JERUSALEM — The U.S. chipmaker Intel will pay $14.7 billion to acquire the driverless technology firm Mobileye in what reportedly is the largest-ever purchase of an Israeli high-tech company.
In a joint announcement on March 13, the companies said the combination “is expected to accelerate innovation for the automotive industry and position Intel as a leading technology provider in the fast-growing market for highly and fully autonomous vehicles.”
Prime Minister Benjamin Netanyahu of Israel called Mobileye CEO Ziv Aviram to congratulate him, calling the deal in a tweet a source of “Israeli pride.”
“This deal proves that the vision we are leading is coming true. Israel is becoming an international technological powerhouse. Not only in regards to cyber, but in regards to vehicles as well,” Netanyahu said in a statement released by his office.
Aviram reportedly told Netanyahu that the company and its research would remain based in Israel.
Mobileye was founded in 1999 with a mission to help cut the number of injuries and fatalities caused by vehicles. It employs 600 people.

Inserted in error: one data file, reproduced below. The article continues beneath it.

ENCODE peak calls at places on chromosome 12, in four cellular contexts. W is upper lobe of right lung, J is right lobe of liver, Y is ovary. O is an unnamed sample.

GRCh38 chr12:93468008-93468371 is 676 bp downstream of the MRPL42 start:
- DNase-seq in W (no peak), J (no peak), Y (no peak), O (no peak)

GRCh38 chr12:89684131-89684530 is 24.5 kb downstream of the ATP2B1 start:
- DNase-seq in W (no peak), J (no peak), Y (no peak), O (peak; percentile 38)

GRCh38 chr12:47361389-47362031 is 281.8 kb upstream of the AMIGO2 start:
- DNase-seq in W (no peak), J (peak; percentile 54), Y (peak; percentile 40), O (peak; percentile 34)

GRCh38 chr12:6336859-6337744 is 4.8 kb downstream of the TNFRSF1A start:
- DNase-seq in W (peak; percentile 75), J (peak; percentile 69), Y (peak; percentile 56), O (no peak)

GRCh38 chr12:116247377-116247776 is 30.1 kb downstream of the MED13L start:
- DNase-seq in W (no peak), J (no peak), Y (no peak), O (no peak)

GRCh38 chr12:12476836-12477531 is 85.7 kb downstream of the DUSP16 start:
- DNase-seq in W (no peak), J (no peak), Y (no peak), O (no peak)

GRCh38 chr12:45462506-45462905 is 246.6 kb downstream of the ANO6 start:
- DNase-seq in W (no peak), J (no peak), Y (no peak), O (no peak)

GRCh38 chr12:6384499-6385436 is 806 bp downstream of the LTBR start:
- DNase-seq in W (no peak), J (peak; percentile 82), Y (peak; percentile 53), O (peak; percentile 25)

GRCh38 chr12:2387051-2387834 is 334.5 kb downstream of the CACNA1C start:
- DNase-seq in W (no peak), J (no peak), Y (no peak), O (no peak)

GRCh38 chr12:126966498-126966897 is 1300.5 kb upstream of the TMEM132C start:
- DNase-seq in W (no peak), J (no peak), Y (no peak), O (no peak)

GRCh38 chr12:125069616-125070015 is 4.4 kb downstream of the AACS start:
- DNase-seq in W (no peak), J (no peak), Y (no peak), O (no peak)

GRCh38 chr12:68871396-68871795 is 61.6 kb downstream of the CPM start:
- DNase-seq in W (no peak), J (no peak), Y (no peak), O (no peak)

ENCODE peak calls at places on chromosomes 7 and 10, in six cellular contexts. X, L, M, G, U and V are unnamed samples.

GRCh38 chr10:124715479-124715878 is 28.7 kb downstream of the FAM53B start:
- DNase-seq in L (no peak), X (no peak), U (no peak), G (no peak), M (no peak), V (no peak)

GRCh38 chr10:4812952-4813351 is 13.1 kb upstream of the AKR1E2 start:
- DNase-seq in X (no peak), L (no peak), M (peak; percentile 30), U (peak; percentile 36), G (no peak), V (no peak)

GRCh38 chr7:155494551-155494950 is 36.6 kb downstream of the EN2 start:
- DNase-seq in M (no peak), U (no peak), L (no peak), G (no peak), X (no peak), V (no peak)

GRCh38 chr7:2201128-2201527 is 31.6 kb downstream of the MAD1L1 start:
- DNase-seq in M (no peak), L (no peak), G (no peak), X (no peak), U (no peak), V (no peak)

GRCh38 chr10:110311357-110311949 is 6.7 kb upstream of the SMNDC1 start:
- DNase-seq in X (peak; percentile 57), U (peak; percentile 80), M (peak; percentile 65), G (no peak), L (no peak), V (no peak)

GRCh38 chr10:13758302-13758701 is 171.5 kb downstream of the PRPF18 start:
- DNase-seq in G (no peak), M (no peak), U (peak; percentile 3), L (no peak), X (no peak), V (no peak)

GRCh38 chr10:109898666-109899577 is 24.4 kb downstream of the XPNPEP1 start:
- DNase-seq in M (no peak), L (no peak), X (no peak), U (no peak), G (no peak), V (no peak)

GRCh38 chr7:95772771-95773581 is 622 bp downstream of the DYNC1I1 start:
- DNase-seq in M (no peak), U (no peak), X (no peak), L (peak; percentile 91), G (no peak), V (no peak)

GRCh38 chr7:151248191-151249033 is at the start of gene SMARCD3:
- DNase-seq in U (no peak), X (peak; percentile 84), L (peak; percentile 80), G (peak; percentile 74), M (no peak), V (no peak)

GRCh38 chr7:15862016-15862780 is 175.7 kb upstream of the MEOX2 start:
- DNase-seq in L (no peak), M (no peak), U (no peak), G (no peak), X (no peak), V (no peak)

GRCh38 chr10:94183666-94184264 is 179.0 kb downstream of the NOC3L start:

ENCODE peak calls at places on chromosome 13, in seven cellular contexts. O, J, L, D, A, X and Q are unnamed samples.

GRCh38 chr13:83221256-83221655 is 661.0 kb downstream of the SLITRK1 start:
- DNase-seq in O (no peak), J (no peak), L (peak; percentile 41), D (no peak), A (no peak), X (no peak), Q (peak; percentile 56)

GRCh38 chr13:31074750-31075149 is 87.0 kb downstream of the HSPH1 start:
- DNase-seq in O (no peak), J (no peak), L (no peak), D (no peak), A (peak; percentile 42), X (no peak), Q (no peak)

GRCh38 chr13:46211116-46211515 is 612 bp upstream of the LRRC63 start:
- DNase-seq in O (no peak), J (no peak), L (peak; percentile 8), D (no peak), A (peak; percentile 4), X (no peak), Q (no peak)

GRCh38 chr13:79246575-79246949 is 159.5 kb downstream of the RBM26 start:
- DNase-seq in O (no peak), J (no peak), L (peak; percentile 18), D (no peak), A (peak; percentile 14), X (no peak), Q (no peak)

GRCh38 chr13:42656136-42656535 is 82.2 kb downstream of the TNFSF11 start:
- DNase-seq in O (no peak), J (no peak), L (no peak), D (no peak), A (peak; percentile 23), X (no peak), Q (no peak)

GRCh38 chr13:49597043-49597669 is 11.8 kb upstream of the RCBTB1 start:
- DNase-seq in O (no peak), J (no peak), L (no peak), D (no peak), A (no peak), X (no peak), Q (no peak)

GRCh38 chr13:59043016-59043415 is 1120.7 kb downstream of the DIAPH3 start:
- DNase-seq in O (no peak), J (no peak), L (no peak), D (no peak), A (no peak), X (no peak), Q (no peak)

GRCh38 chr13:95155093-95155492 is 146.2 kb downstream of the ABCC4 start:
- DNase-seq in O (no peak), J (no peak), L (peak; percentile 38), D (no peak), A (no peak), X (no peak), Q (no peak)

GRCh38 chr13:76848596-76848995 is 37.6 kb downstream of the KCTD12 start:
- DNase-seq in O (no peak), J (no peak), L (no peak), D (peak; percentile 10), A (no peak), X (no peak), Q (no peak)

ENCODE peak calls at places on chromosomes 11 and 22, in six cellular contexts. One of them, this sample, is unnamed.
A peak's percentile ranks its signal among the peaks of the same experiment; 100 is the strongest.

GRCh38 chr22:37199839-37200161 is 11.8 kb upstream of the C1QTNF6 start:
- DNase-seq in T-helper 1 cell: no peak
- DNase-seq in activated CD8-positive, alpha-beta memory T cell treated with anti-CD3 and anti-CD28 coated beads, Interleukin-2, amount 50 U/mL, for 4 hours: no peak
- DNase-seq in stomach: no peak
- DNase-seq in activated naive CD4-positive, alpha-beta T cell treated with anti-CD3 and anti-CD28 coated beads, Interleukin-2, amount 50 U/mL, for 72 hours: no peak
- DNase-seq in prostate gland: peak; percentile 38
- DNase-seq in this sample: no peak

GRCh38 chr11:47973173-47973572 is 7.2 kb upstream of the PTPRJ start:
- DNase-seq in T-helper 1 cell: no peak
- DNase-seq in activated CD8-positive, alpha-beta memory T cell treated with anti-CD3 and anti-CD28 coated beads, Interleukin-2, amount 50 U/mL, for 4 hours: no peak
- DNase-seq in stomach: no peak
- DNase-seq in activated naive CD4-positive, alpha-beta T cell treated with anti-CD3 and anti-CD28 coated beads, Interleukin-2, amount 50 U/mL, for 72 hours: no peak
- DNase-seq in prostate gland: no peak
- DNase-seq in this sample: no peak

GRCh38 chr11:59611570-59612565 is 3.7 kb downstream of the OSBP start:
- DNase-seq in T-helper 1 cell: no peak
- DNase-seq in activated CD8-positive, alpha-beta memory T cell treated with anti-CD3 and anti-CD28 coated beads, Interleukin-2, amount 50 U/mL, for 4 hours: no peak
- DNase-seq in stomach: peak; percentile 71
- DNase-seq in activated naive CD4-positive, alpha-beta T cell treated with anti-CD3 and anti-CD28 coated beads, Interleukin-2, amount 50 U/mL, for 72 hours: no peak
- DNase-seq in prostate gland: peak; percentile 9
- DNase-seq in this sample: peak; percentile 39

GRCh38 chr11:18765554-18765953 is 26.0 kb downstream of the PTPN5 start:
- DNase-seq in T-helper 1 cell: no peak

Mobileye and Intel already are collaborating with BMW on a project that will see the production of 40 self-driving test cars. They are scheduled to hit the road later this year.
The sale is expected to close in nine months, according to the companies. The boards of both companies have already approved the deal, which is subject to certain regulatory approvals and other closing conditions.
Mobileye’s technology was developed in Hebrew University labs in 1999 and marketed by the university’s technology transfer company, Yissum.
“We are always happy to see technology started at the Hebrew University of Jerusalem become such a huge success. This is a record deal not only for Yissum and Mobileye, but for Israel,” said Yaacov Michlin, CEO of Yissum.